I realized that in yesterday's hasty comment on The Antiracism Trainings, I left out a few things:
The book is set in the 1990s. Antiracism theory and the UU church have changed greatly since then. Most antiracism theorists have dropped the "all whites are racist and only whites are racist" arguments for a slightly more nuanced take on the nature of power—but I must say that while they now make token acknowledgment of other factors under the rubric of "intersectionality", they continue to be race reductionists, as their name indicates.
Pondering The Antiracism Trainings, I've seen something that now seems obvious: "training" in a theory is only indoctrination. I don't know what modern antiracism training is like, but in the 90s, it clearly was little different from "training" in EST or Scientology: trainees were isolated, then drilled by people who belittled them for deviance and praised them for conformance. If I was writing an essay about the ways cults create members, I'd be sure to mention Stockholm Syndrome.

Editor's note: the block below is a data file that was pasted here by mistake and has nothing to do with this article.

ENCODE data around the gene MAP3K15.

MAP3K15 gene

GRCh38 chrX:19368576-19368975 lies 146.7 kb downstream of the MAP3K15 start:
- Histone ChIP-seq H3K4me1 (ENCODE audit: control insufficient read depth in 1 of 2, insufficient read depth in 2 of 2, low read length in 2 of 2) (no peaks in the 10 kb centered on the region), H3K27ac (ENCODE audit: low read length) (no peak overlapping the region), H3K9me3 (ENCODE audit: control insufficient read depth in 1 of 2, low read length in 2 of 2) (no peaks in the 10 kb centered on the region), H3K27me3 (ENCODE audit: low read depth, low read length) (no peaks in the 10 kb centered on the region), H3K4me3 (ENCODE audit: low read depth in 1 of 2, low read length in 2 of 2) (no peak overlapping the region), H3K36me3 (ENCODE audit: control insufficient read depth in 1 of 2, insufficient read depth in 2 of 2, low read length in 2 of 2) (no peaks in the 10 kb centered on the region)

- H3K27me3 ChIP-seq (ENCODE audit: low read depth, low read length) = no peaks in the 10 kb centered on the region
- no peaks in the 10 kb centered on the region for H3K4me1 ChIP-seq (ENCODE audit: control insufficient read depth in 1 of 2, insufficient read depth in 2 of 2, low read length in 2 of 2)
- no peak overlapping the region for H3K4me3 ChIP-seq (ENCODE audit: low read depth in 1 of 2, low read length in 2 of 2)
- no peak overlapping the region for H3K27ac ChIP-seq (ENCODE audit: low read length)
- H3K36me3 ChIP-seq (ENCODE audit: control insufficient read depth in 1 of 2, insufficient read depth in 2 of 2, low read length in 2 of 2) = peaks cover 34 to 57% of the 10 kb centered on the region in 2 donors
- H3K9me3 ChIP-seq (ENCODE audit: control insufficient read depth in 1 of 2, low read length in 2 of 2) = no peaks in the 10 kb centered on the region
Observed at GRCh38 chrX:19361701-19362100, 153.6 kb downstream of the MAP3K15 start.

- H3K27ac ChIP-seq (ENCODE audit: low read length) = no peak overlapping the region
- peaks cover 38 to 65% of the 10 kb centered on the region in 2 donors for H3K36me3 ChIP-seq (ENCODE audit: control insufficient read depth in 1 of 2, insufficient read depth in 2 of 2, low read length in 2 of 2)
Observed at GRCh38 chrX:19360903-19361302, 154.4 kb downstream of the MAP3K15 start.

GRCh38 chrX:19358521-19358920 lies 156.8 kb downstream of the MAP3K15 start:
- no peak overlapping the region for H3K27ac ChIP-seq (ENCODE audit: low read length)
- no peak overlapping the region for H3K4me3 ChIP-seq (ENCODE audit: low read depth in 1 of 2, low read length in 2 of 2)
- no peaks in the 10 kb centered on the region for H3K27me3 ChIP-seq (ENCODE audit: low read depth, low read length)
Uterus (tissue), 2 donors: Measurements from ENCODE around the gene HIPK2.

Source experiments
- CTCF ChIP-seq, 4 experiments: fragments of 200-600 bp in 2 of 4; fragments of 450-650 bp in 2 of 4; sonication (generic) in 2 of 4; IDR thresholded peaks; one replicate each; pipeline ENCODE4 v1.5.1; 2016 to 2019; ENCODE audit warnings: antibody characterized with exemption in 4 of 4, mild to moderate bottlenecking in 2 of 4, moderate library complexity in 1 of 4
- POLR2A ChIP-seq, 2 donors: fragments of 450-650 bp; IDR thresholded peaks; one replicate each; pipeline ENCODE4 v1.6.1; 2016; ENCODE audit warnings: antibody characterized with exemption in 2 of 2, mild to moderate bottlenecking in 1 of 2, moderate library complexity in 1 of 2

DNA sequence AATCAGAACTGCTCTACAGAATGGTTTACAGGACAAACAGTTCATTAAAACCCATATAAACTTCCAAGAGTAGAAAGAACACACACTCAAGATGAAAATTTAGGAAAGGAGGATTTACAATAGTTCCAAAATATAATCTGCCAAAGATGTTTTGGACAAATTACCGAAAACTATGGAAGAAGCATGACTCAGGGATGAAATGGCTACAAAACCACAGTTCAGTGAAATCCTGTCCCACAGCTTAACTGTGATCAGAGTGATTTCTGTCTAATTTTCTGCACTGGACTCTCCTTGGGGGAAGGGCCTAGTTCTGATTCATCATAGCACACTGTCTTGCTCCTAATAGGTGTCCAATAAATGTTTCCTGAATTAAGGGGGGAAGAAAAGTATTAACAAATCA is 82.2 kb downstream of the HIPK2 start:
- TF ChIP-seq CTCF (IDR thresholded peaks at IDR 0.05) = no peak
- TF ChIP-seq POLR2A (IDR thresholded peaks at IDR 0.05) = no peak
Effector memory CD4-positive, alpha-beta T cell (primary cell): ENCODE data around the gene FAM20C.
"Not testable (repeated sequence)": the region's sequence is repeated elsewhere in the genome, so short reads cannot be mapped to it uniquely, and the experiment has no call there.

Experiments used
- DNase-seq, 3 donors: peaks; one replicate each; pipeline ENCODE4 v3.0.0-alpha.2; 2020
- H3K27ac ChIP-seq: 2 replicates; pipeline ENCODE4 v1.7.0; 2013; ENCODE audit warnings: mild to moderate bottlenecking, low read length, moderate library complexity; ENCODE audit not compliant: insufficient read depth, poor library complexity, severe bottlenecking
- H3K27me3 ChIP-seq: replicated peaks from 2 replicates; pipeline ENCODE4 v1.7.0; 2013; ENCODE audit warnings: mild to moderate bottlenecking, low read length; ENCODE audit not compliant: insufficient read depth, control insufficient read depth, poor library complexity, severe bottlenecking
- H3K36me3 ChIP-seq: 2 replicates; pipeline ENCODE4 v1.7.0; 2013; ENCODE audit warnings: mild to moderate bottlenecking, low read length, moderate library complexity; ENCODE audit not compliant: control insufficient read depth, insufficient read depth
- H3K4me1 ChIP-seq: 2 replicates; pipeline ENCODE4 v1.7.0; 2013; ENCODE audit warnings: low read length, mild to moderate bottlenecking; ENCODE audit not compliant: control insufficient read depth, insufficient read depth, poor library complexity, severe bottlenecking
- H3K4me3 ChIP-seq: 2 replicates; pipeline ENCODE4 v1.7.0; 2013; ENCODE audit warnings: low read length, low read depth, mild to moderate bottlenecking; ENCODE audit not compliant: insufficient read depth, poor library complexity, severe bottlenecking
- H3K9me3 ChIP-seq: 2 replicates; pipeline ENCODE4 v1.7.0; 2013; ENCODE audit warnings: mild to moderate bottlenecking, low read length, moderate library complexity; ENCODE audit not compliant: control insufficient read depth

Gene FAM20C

Though I've quibbled about Reich's book, I'm very glad he wrote it.